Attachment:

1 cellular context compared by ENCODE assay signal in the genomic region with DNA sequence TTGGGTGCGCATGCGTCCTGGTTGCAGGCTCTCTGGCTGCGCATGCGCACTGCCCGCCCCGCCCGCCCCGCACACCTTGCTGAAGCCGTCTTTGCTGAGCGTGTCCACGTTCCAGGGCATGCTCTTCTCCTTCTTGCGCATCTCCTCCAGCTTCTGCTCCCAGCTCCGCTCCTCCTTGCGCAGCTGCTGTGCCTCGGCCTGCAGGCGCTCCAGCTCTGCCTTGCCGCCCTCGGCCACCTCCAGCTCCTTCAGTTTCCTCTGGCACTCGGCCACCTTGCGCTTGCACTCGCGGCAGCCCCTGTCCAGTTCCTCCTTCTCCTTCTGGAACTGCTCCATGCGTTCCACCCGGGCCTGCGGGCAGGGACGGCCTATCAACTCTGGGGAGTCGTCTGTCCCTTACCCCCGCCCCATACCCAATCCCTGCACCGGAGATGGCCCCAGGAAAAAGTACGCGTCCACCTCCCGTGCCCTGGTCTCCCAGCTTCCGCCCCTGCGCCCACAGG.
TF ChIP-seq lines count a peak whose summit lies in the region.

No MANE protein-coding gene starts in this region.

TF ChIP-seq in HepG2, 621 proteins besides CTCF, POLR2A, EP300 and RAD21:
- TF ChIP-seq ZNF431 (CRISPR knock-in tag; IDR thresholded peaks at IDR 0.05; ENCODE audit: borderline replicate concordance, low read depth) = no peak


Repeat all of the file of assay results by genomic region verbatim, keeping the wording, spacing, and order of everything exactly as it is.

1 cellular context compared by ENCODE assay signal in the genomic region with DNA sequence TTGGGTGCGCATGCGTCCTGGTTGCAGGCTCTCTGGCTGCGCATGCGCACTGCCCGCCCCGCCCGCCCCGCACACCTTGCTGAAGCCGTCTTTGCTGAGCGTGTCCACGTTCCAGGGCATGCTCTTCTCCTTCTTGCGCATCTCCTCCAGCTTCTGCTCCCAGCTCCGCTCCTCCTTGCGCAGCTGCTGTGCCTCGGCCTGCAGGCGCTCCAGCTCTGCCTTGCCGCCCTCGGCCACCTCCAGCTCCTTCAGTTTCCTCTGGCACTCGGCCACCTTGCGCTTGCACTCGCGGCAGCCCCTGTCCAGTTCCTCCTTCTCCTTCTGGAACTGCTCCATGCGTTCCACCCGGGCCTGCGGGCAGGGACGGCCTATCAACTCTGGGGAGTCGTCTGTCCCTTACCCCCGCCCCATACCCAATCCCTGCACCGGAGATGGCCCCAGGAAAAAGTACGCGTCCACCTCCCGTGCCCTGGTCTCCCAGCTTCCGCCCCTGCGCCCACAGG.
TF ChIP-seq lines count a peak whose summit lies in the region.

No MANE protein-coding gene starts in this region.

TF ChIP-seq in HepG2, 621 proteins besides CTCF, POLR2A, EP300 and RAD21:
- TF ChIP-seq ZNF431 (CRISPR knock-in tag; IDR thresholded peaks at IDR 0.05; ENCODE audit: borderline replicate concordance, low read depth) = no peak